23 January 2019

Cryospheric and Polar Processes Seminar: Mark Raleigh

Cryospheric and Polar Processes Seminar
East Campus, RL-2, room 155, 11:00 a.m.

Forest canopies influence the accumulation and persistence of snowpack on the ground, with the net effect depending on climate and forest characteristics. New snowfall intercepted in forest canopies may sublimate or melt, thereby reducing snow accumulation on the ground and altering the timing of water availability. Quantifying snow storage in forests has been an outstanding challenge in observations and model verification, with implications for management of forested watersheds. Recent progress has been demonstrated in quantifying rainfall interception with wind-induced tree sway data. Consistent with mechanical theory, the sway frequency of a tree drops as water mass is added to the canopy. However, the relevance of this approach to snowfall interception has received less attention.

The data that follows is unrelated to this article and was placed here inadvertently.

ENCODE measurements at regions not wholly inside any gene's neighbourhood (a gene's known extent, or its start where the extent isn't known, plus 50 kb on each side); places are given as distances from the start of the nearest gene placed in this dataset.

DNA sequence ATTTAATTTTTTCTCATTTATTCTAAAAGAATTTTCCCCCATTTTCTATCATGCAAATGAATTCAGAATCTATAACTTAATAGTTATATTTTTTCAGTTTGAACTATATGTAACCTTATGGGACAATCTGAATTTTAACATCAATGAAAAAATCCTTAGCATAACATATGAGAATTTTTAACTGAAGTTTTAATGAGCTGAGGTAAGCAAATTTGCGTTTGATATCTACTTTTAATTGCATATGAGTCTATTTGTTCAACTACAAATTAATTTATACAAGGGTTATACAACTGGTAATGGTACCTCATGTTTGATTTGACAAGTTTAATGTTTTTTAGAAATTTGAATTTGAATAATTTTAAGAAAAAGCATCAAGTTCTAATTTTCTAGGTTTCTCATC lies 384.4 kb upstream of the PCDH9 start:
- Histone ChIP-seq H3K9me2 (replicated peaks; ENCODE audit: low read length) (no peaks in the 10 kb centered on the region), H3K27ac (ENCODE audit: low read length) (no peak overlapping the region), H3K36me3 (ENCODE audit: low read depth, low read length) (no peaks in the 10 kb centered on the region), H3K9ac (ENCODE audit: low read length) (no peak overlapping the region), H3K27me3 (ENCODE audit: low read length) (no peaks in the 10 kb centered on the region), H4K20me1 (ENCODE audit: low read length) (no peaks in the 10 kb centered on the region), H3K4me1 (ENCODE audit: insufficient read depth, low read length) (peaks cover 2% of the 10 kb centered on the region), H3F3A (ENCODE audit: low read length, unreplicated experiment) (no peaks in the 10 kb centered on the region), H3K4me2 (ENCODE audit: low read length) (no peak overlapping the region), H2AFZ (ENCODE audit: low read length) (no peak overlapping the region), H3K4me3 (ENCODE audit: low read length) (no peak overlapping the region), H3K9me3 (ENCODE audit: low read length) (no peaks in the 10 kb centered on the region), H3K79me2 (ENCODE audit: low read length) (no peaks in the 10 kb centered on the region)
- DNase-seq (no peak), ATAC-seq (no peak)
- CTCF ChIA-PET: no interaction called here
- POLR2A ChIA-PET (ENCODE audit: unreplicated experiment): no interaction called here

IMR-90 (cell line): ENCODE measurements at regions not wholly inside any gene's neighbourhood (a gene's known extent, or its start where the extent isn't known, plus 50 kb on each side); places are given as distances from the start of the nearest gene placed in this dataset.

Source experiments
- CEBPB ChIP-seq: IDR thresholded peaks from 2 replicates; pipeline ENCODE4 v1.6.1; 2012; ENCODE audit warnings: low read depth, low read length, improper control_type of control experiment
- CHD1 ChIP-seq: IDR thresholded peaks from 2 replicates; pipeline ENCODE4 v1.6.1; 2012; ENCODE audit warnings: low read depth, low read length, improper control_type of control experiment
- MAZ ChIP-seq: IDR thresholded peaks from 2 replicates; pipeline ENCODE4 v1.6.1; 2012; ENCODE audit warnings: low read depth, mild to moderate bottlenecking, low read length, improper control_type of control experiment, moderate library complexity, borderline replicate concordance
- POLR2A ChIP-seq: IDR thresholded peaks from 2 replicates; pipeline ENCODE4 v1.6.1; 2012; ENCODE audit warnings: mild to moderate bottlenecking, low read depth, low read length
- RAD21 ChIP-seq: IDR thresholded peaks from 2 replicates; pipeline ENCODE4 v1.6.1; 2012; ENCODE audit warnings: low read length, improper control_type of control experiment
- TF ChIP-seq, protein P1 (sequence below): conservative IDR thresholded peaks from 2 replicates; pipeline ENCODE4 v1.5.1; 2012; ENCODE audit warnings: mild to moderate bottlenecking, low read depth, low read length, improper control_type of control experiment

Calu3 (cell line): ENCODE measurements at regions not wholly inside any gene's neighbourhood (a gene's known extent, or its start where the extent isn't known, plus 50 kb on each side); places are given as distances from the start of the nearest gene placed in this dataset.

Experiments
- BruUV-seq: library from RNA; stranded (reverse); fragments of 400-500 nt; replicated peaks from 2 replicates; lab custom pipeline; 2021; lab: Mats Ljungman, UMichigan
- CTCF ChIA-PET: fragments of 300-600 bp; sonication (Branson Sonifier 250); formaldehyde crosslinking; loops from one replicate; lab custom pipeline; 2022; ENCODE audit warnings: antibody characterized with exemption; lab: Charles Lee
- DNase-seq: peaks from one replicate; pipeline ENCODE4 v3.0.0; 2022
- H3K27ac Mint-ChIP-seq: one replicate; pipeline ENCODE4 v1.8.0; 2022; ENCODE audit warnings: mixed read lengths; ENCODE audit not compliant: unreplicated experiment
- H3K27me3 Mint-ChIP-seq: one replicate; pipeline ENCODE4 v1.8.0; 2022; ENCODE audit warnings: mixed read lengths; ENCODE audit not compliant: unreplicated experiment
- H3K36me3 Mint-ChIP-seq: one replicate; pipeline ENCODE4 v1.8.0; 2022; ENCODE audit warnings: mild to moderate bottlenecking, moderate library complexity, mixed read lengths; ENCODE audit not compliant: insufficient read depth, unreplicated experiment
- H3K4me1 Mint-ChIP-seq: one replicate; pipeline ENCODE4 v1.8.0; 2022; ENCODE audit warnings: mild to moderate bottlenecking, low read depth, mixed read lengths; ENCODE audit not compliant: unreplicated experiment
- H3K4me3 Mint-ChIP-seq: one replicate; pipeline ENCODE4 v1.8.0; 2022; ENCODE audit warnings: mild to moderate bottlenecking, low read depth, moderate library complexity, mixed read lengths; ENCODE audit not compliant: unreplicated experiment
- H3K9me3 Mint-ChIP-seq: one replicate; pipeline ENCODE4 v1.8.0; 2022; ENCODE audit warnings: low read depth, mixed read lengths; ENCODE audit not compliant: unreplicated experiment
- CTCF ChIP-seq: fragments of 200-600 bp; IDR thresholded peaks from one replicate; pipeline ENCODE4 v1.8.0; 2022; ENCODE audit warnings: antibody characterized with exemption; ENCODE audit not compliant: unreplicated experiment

In this CPP talk, I will highlight my ongoing experimental work using tree sway data to quantify snowfall interception in coniferous forests. Tree sway can be quantified using low-cost accelerometers. From these acceleration data, tree sway time series are derived from a windowed frequency analysis using Lomb-Scargle periodograms. I will first demonstrate the concept at the Niwot Ridge subalpine forest where I have been monitoring tree sway and snow interception since 2014. I will then compare results from Niwot to other locations in Colorado, including trees that I instrumented as part of the 2016-2017 NASA SnowEx campaign. Finally, I will discuss ideas and pathways for scaling up the methodology to quantify canopy snow storage at the forest stand scale.